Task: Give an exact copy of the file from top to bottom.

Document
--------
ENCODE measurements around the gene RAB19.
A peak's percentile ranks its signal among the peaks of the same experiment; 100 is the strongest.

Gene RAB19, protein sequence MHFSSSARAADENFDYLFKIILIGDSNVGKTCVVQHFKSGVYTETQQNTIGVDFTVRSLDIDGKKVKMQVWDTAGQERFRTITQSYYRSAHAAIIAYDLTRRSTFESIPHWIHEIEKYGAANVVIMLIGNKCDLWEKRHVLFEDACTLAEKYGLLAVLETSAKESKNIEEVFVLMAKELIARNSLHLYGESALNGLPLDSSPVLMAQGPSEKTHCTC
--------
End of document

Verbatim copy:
ENCODE measurements around the gene RAB19.
A peak's percentile ranks its signal among the peaks of the same experiment; 100 is the strongest.

Gene RAB19, protein sequence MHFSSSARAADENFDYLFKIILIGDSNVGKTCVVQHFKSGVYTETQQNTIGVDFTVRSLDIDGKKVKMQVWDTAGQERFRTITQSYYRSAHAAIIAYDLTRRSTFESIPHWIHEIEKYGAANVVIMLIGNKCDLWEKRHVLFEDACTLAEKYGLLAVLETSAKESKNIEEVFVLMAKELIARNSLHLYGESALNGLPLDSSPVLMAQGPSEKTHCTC